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NCJRS Abstract

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NCJ Number: 90235 Find in a Library
Title: Victim Compensation - Cure or Placebo? (From Victimization of the Weak - Contemporary Social Reactions, P 136-152, 1982, Jacqueline Scherer and Gary Shepherd, ed. - See NCJ-90231)
Author(s): W Macauley
Date Published: 1982
Page Count: 17
Sponsoring Agency: Charles C. Thomas
Springfield, IL 62704
Sale Source: Charles C. Thomas
2600 South First Street
Springfield, IL 62704
United States of America
Language: English
Country: United States of America
Annotation: Victim compensation programs actually accomplished very little toward aiding most individuals who suffer losses from crime.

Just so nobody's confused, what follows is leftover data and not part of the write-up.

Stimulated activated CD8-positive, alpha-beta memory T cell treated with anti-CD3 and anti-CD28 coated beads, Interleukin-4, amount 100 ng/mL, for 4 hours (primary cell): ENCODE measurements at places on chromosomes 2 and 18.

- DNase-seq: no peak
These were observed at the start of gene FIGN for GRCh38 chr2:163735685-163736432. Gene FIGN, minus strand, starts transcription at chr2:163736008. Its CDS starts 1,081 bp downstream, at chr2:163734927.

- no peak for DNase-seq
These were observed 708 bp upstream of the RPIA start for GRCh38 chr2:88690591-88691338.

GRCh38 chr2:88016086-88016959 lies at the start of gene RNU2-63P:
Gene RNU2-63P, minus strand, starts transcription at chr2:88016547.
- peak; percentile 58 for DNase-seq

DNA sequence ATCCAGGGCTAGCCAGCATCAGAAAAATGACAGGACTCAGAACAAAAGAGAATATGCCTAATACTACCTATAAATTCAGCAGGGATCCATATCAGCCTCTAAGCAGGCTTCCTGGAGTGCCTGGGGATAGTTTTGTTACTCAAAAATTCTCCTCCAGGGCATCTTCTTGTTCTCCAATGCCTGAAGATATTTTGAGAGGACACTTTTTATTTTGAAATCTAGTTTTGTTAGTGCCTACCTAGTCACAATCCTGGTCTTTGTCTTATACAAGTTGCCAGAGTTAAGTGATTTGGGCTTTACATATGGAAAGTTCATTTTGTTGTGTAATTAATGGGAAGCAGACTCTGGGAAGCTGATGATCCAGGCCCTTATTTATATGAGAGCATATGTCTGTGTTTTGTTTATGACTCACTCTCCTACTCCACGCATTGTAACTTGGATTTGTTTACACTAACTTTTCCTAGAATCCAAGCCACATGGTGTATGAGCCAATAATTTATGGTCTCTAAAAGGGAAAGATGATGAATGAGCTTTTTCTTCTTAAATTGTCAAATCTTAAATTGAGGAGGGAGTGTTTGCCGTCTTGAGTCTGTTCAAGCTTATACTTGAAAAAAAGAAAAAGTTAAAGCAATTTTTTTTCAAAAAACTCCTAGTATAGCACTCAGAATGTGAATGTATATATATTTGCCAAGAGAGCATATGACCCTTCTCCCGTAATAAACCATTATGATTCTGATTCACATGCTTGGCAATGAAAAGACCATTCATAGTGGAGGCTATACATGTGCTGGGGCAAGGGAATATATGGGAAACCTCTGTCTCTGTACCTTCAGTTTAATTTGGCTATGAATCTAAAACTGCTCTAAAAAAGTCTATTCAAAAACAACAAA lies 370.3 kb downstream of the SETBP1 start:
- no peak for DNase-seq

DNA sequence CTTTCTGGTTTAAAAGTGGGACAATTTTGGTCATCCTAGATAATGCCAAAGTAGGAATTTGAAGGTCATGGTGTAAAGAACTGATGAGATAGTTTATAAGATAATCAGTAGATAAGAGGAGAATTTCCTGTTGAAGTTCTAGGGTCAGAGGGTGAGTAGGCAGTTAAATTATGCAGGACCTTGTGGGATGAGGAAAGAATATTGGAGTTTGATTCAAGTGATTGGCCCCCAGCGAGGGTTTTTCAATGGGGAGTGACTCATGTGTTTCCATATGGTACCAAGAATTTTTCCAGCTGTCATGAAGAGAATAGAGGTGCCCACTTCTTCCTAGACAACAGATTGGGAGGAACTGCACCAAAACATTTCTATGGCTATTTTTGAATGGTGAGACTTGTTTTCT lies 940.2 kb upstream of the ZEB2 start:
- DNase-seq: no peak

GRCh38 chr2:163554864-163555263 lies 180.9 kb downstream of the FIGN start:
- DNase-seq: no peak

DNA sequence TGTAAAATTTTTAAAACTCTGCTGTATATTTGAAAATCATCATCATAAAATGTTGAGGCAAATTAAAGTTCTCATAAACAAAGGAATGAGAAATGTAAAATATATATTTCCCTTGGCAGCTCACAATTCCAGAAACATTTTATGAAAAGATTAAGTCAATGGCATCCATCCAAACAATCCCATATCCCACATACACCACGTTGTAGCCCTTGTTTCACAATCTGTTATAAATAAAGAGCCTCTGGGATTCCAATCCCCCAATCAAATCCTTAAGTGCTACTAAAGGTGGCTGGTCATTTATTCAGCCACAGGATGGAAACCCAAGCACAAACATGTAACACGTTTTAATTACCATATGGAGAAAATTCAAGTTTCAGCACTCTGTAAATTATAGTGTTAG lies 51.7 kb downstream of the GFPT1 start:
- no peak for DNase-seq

Abstract: Although most compensation programs aim to reduce victim suffering, many of these programs may have the opposite effect and lead instead to an increased sense of rejection and bitterness. Most programs are so restricted that they actually provide little relief for those eligible to benefit; they function more as a cosmetic that obscures the victims' losses. Virtually all programs are limited to providing benefits only in personal injury cases. Of this large number of injured persons, only 64 percent required medical attention and only 1 percent missed sufficient work time to qualify for compensation, according to 1974 FBI statistics. Politically, compensation programs may serve a symbolic function in that they present a facade of true concern for victims. However, in reality, these programs may simply be placebos. Compensation makes the public, fearful of crime, feel better but does not really help most victims. Fifteen references are supplied.
Index Term(s): Failure factors; Victim compensation
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